A wealthy man approached the Baal Shem Tov, the founder of Hasidism, and asked if he could meet Elijah the Prophet, the messenger of God who rose to heaven in a chariot of fire. The man had heard rumors that Elijah wanders the earth to bless people in need of his help.
The Baal Shem Tov explained that he didn't know how to find Elijah, but the man begged and pleaded and insisted until finally, the Baal Shem Tov said to the man, "You can meet Elijah this Shabbat if you do the following: Load up your coach with a Shabbat feast. Pack challah, wine, chicken and vegetables. Pack cakes and fruit and delicacies and bring it all to a certain hut in the forest. Ask if you can spend Shabbat with whoever lives there."
On Friday afternoon, the wealthy man rode his coach through a dense forest and down a rutted road until he came upon the hut the Baal Shem Tov had described. He knocked on the door and a poor woman in tattered clothes slowly opened the door and peered out at him in surprise. The wealthy man asked if he could spend the Sabbath with her family.
The husband and his wife were overjoyed to have a Sabbath guest even though there was barely enough food to go around. Their emaciated children giggled with excitement. Then the wealthy man showed them the feast he had brought. For a moment they froze at the sight of such abundance. And then the children cheered. The wife wept with joy and her husband comforted her.
That Sabbath eve was like no other this family had ever experienced. They ate well, drank well, sang, prayed. The wealthy man kept staring at the poor father. Could this be Elijah? He asked the poor man to teach him Torah, but the man was illiterate. The father ate until his belly was full, he drank and burped and picked his teeth. This wasn't Elijah. All through that night and the next day the wealthy man waited impatiently for Elijah to appear. But there was no sign of the holy prophet anywhere.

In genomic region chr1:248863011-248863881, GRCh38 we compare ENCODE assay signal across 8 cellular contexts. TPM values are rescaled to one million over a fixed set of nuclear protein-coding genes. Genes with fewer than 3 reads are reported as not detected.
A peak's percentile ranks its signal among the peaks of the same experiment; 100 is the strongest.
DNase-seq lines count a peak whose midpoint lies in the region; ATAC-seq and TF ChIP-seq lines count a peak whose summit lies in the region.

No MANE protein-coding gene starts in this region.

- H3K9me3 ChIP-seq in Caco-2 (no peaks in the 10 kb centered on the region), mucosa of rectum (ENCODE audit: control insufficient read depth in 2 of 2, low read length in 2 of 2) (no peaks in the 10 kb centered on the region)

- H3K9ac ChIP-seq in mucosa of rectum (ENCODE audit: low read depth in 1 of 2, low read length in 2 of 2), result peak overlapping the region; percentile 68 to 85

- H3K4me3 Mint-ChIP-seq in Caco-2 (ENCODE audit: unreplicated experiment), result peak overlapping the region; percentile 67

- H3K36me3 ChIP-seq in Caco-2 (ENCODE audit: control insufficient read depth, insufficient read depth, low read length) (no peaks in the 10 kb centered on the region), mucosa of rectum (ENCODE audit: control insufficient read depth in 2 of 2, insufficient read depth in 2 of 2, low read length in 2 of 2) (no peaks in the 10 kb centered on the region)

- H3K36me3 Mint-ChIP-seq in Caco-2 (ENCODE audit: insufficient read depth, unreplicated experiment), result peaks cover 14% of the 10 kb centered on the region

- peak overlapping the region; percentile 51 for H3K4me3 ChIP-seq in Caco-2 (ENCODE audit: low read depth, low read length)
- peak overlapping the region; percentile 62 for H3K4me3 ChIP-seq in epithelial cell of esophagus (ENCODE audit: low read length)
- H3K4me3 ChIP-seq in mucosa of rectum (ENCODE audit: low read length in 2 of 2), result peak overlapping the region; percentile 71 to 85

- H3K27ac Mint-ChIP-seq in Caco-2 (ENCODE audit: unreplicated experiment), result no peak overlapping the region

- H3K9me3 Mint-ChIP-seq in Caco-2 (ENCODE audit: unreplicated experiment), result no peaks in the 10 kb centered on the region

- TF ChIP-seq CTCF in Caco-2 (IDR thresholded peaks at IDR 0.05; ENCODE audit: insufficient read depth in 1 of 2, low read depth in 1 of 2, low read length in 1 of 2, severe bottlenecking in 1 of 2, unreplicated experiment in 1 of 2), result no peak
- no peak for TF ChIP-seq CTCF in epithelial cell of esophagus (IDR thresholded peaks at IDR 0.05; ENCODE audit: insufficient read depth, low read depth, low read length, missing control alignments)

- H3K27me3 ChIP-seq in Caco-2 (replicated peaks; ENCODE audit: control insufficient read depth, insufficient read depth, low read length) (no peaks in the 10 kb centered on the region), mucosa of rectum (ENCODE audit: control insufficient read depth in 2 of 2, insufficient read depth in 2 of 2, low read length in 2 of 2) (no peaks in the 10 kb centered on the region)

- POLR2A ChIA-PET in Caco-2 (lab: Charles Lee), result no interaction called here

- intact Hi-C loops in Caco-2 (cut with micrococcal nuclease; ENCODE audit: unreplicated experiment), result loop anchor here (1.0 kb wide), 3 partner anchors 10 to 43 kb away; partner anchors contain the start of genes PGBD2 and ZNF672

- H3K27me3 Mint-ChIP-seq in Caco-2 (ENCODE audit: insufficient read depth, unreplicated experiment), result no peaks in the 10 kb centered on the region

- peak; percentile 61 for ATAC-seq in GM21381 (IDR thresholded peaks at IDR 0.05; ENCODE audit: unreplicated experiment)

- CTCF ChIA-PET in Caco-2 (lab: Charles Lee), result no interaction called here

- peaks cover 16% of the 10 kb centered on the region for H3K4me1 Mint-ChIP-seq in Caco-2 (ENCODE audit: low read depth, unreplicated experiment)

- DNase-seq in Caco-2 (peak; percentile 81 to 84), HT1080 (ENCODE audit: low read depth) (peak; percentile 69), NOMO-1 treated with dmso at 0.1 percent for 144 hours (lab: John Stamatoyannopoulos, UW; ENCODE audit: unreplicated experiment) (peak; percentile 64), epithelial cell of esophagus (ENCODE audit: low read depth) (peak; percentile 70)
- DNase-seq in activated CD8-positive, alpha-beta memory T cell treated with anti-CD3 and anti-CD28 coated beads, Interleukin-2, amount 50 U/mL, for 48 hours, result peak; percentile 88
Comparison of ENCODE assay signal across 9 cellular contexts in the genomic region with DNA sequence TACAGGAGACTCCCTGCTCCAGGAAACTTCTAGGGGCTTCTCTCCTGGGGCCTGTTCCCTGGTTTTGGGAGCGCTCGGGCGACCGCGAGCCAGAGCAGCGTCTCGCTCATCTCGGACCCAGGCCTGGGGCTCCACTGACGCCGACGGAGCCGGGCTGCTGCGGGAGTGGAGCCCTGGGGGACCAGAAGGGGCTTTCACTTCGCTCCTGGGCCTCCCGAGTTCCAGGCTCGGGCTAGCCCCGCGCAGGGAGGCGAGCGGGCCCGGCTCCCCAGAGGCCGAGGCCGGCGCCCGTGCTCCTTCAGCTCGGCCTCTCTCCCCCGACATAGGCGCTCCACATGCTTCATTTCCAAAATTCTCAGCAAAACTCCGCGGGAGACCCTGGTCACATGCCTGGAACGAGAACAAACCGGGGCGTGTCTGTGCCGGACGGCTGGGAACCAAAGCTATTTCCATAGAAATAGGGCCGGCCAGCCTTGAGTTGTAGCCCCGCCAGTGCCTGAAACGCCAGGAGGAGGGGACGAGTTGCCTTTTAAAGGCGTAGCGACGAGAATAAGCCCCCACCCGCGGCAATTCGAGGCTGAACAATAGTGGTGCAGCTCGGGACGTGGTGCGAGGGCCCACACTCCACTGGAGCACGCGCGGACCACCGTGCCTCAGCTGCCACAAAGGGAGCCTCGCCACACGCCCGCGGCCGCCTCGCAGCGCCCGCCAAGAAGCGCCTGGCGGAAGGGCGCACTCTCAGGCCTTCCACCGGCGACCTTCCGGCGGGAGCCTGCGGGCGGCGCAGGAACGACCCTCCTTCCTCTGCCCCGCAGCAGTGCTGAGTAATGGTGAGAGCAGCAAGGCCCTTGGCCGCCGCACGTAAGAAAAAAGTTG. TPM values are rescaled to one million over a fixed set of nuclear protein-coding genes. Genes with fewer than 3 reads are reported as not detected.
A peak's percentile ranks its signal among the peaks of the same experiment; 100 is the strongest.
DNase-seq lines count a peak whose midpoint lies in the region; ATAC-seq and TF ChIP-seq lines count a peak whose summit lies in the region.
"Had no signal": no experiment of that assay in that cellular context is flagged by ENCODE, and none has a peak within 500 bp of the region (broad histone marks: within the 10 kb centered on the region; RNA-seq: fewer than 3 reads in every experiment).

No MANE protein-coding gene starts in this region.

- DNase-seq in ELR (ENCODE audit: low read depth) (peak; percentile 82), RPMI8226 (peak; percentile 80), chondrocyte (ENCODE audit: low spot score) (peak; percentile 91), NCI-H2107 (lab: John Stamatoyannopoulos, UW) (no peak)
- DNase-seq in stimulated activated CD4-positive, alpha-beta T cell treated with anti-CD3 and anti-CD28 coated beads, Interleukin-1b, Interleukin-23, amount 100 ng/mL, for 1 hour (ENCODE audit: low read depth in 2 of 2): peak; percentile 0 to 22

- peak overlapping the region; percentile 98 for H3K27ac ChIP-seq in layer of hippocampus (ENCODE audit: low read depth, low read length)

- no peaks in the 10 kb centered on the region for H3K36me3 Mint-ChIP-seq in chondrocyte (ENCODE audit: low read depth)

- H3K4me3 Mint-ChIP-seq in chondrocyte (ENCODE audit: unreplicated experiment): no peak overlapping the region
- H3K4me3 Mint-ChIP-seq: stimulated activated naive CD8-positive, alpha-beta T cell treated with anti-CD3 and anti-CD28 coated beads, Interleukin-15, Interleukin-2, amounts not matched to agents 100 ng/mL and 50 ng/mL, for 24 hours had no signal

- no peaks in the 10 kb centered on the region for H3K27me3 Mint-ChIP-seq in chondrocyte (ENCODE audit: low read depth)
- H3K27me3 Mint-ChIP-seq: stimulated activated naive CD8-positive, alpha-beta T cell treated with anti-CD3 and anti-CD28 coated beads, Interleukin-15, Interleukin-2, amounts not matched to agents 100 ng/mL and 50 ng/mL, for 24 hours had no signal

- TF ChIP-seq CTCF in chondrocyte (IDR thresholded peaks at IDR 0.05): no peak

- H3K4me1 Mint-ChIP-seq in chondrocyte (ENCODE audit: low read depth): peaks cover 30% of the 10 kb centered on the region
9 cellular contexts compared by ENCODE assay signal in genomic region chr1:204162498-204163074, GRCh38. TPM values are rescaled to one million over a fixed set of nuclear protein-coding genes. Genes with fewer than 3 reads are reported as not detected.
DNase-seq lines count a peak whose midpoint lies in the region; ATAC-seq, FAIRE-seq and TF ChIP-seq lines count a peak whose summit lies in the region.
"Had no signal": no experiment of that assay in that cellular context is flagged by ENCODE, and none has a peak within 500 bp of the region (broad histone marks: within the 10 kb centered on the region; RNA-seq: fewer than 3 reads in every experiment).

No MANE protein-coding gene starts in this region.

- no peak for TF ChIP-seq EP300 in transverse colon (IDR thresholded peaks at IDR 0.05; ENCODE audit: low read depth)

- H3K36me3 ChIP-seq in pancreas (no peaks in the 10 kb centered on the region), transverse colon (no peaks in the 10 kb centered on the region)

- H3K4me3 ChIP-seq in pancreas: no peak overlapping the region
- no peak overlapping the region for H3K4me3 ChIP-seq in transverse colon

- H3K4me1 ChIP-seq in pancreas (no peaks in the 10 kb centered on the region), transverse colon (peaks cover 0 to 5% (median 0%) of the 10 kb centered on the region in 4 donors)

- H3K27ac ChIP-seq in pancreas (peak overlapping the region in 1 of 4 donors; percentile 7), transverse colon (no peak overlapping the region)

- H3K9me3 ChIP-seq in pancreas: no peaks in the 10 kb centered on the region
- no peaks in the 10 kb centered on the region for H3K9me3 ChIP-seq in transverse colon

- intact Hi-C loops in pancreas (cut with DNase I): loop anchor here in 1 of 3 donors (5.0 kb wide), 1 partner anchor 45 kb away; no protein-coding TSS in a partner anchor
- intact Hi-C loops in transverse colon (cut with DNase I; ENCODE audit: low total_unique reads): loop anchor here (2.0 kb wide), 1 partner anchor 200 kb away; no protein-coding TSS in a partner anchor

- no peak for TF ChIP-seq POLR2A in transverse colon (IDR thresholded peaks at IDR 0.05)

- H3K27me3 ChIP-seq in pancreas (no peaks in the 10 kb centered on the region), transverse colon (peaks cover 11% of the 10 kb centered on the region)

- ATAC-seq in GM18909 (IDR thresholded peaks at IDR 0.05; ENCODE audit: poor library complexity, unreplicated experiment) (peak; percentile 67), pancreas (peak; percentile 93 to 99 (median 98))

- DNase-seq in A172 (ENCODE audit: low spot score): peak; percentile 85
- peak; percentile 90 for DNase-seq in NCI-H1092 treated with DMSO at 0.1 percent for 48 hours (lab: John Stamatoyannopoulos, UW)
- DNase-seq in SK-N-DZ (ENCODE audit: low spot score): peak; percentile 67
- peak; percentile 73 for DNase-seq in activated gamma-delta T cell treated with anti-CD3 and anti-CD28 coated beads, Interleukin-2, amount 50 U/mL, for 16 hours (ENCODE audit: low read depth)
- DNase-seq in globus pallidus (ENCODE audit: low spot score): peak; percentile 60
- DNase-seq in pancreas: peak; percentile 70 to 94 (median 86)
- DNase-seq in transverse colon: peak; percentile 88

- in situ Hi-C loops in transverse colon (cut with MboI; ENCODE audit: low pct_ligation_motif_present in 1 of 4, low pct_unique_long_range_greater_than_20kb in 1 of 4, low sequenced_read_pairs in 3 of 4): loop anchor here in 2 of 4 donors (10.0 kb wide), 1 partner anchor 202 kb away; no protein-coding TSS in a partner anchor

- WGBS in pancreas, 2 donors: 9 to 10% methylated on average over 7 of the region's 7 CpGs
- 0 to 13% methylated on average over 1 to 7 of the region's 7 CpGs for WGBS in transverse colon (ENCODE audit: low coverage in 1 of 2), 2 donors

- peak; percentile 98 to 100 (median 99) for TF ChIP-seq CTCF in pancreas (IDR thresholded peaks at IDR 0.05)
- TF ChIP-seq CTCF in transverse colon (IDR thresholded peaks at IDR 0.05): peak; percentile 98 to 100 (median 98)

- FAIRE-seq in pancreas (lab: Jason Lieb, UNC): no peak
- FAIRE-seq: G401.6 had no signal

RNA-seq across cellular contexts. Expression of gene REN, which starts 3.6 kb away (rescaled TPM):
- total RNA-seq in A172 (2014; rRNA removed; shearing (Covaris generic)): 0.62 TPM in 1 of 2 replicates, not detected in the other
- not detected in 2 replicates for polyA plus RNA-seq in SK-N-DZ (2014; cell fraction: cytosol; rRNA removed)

On Saturday night, as the Sabbath came to an end, the wealthy man was fuming. "The Baal Shem Tov deceived me. He made a fool of me." And then he said his goodbyes to the family and raced outside in a huff. As he was stomping away, the wealthy man's boot got stuck in the mud. As he leaned down to pull it out, he overhead sounds of rejoicing coming from inside the window. The children were jumping up and down and squealing with joy over the most wonderful Shabbat they had ever seen.
The wife said to her husband, "Who was that man who brought us all that food?" Her husband replied, "Don't you see? It was Elijah the Prophet who came to bless us."
Suddenly the wealthy man understood. "Elijah is me," he said to himself.
The message of the Baal Shem Tov is both profound and simple. We are all Elijah and have the power to bring redemption and healing to the world. Our sages tell us that Elijah will be the one to announce the coming of the Messiah.
When we reach out to those in need, when we offer physical, emotional, and spiritual support, when we treat those who are most vulnerable with kindness and love, we are manifesting our Elijah energy. And the era of peace and understanding – the Messianic age – is all the closer.
That is my prayer for this New Year. That we all wake up, look in the
mirror and say, "Elijah is me."